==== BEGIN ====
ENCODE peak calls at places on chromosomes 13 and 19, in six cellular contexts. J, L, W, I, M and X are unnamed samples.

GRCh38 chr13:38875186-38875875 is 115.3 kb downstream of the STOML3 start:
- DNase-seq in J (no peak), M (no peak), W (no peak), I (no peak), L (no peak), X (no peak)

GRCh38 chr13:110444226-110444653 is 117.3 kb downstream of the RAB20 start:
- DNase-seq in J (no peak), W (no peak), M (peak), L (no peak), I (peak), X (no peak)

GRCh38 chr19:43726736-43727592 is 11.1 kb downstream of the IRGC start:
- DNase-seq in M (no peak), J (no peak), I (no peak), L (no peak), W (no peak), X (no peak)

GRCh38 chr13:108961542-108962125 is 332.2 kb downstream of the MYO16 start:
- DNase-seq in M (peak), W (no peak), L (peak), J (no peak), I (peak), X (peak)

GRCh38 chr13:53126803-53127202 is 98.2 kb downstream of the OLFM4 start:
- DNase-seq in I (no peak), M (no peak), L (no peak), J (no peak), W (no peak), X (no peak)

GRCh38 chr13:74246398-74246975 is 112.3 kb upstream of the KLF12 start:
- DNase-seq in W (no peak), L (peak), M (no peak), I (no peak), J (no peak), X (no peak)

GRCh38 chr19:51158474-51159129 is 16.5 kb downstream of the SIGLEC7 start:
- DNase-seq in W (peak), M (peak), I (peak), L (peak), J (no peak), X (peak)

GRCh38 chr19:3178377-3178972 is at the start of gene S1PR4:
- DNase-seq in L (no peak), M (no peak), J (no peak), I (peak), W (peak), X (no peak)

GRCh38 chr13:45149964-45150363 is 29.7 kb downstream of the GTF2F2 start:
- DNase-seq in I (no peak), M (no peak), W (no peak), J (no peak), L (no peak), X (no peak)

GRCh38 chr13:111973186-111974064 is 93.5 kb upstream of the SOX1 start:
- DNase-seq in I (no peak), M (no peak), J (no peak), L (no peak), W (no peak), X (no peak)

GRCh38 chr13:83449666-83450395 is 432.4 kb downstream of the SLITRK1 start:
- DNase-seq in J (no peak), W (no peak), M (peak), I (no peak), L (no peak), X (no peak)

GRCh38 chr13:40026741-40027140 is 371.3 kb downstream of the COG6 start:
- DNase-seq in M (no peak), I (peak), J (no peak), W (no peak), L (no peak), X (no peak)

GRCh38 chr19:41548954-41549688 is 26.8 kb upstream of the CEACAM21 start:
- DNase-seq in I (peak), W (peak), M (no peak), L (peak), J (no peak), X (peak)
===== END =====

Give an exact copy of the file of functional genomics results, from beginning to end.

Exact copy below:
ENCODE peak calls at places on chromosomes 13 and 19, in six cellular contexts. J, L, W, I, M and X are unnamed samples.

GRCh38 chr13:38875186-38875875 is 115.3 kb downstream of the STOML3 start:
- DNase-seq in J (no peak), M (no peak), W (no peak), I (no peak), L (no peak), X (no peak)

GRCh38 chr13:110444226-110444653 is 117.3 kb downstream of the RAB20 start:
- DNase-seq in J (no peak), W (no peak), M (peak), L (no peak), I (peak), X (no peak)

GRCh38 chr19:43726736-43727592 is 11.1 kb downstream of the IRGC start:
- DNase-seq in M (no peak), J (no peak), I (no peak), L (no peak), W (no peak), X (no peak)

GRCh38 chr13:108961542-108962125 is 332.2 kb downstream of the MYO16 start:
- DNase-seq in M (peak), W (no peak), L (peak), J (no peak), I (peak), X (peak)

GRCh38 chr13:53126803-53127202 is 98.2 kb downstream of the OLFM4 start:
- DNase-seq in I (no peak), M (no peak), L (no peak), J (no peak), W (no peak), X (no peak)

GRCh38 chr13:74246398-74246975 is 112.3 kb upstream of the KLF12 start:
- DNase-seq in W (no peak), L (peak), M (no peak), I (no peak), J (no peak), X (no peak)

GRCh38 chr19:51158474-51159129 is 16.5 kb downstream of the SIGLEC7 start:
- DNase-seq in W (peak), M (peak), I (peak), L (peak), J (no peak), X (peak)

GRCh38 chr19:3178377-3178972 is at the start of gene S1PR4:
- DNase-seq in L (no peak), M (no peak), J (no peak), I (peak), W (peak), X (no peak)

GRCh38 chr13:45149964-45150363 is 29.7 kb downstream of the GTF2F2 start:
- DNase-seq in I (no peak), M (no peak), W (no peak), J (no peak), L (no peak), X (no peak)

GRCh38 chr13:111973186-111974064 is 93.5 kb upstream of the SOX1 start:
- DNase-seq in I (no peak), M (no peak), J (no peak), L (no peak), W (no peak), X (no peak)

GRCh38 chr13:83449666-83450395 is 432.4 kb downstream of the SLITRK1 start:
- DNase-seq in J (no peak), W (no peak), M (peak), I (no peak), L (no peak), X (no peak)

GRCh38 chr13:40026741-40027140 is 371.3 kb downstream of the COG6 start:
- DNase-seq in M (no peak), I (peak), J (no peak), W (no peak), L (no peak), X (no peak)

GRCh38 chr19:41548954-41549688 is 26.8 kb upstream of the CEACAM21 start:
- DNase-seq in I (peak), W (peak), M (no peak), L (peak), J (no peak), X (peak)